Rutger's Notes:
“Batty's dying at the end of the film, and it's preceded by his one important good act, which is to save the life of Deckard. That scene still affects me to this day. The point of it was to symbolize that, in this near-future, the robots were not only capable of human feelings, but - at least - in Batty's case, were more human than humans”.
“Film Review” July 1990

“My experience with Ridley was constant delight. His brain is like quicksilver, and if there's an obstacle, it's like fluid - it goes around it and I could follow him, you know, more or less, which is fun. If you meet a determined man, normally it tells you that he will break the rock if it gets in his way, but Ridley doesn't do that. He goes zimph and he's around it. That's different. Very few people can deal with this in that way.”
“Starlog” No.63, 1982

“Speaking about Blade Runner after all these years is funny, because it deals with memory. And our memories are emotional; we remember things based on feelings rather than fact most of the time. But I do recall being concerned about what replicants were to look like. The cliché at the time was pasty-faced Star-Trek type things, which I had real problems with. But then Ridley convinced me the replicants would be presented as more normal human beings. Roy Batty was a complex and important role for me. I enjoyed the challenge of portraying this four-year old thing, enjoyed the marvelous sets and atmosphere and Ridley's particular brilliance. He'd occasionally say something like, 'Could you be a little less nasty, or little more?'. But we really didn't need to talk very much, since we had such a good understanding between us.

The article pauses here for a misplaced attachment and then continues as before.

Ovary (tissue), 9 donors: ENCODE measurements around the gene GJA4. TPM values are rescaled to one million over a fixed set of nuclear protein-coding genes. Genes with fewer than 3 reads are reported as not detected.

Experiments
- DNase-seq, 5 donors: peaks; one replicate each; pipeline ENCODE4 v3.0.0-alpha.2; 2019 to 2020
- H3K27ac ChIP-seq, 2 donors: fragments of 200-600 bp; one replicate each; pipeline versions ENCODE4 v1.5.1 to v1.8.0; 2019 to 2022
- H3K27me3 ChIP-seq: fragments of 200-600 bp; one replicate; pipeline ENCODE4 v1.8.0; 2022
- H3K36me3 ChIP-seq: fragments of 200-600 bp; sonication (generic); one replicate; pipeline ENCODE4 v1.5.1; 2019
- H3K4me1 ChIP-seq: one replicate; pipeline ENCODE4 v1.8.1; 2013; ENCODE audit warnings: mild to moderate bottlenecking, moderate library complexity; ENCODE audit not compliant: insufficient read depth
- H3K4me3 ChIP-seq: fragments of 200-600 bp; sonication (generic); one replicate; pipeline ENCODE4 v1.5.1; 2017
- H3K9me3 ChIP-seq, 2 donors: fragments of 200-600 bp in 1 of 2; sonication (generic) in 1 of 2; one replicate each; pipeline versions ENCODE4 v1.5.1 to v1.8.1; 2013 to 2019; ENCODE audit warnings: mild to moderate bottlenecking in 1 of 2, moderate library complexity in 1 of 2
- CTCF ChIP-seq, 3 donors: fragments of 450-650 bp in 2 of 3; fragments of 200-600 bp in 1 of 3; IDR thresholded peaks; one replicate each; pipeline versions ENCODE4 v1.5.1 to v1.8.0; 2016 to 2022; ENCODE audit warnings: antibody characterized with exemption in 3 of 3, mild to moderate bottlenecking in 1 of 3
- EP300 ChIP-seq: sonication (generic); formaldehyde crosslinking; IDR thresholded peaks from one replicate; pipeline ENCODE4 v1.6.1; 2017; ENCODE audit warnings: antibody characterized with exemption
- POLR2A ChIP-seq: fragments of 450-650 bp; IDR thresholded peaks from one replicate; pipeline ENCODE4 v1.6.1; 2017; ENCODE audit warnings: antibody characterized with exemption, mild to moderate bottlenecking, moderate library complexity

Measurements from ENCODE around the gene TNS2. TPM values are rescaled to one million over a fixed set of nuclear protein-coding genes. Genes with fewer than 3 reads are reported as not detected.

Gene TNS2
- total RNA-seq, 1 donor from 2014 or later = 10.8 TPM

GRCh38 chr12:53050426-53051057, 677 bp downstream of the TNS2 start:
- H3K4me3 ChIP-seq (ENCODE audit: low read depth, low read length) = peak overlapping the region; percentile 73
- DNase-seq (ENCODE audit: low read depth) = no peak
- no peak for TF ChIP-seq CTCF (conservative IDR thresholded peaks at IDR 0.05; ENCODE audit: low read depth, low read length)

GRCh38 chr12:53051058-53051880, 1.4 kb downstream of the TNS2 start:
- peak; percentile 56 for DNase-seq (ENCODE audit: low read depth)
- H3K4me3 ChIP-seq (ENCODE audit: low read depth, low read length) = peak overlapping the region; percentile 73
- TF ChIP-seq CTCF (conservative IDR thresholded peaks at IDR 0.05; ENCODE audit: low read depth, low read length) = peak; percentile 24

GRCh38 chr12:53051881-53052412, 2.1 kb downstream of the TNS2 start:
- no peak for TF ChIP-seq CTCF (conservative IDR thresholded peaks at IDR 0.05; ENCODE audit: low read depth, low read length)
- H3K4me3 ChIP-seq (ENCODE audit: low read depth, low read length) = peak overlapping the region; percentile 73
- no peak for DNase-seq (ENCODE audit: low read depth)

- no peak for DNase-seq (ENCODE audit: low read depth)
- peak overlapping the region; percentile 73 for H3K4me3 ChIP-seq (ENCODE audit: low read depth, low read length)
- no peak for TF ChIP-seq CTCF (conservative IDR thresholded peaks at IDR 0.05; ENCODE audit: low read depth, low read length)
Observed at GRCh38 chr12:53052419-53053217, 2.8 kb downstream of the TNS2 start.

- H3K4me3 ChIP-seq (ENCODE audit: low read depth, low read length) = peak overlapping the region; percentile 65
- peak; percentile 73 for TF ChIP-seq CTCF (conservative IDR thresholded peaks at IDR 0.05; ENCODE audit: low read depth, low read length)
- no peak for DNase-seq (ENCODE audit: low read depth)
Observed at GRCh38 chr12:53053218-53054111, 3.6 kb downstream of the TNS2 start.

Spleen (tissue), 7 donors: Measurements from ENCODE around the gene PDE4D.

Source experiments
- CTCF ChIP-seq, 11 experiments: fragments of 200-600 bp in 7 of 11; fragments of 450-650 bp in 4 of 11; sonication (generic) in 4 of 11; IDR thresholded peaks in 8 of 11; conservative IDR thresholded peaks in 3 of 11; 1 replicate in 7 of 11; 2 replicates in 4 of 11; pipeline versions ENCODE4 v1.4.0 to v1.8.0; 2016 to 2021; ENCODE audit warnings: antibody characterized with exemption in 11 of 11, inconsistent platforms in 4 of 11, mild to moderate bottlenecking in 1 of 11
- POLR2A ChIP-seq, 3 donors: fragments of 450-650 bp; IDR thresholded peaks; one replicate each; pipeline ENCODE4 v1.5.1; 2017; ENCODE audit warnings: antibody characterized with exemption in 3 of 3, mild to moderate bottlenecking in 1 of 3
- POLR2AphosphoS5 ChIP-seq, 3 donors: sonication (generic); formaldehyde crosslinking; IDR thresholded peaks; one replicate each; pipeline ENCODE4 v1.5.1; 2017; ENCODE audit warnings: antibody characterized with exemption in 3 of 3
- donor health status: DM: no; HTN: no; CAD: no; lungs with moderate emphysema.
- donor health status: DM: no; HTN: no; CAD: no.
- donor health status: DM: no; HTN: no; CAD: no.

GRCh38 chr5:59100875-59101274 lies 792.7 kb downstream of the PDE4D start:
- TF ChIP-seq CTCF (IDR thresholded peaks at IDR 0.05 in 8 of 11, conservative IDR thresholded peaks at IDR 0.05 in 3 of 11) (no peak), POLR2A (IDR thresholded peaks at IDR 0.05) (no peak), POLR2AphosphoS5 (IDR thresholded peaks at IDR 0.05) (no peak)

When Roy discovers Pris' dead body with her tongue protrunding from her mouth, tenderly Roy kisses the corpse and when his mouth withdraws from hers, Pris' tongue is back in her mouth. This was my idea. By pushing Pris' tongue into her mouth, Batty buries her. It's a way to make her presentable. He waxes Pris. Makes her look decent again.
The only thing that bothered me about the end fight was that Ridley had first seen it as a Bruce Lee-type showdown in a gym. I told him, 'Look at me, I'm not Bruce Lee. And it doesn't really matter what the fuck I do as far as working or studying karate, because I will never get there'. So while talking this over, I suggested, 'Why don't we make it more of a chase, based on the Game of Life? Try and make it a silly dance based on Batty's celebration of his last drops of energy? Like a wicked game?' Ridley really liked that, and we sort of got that idea down on storyboards first before it was written up.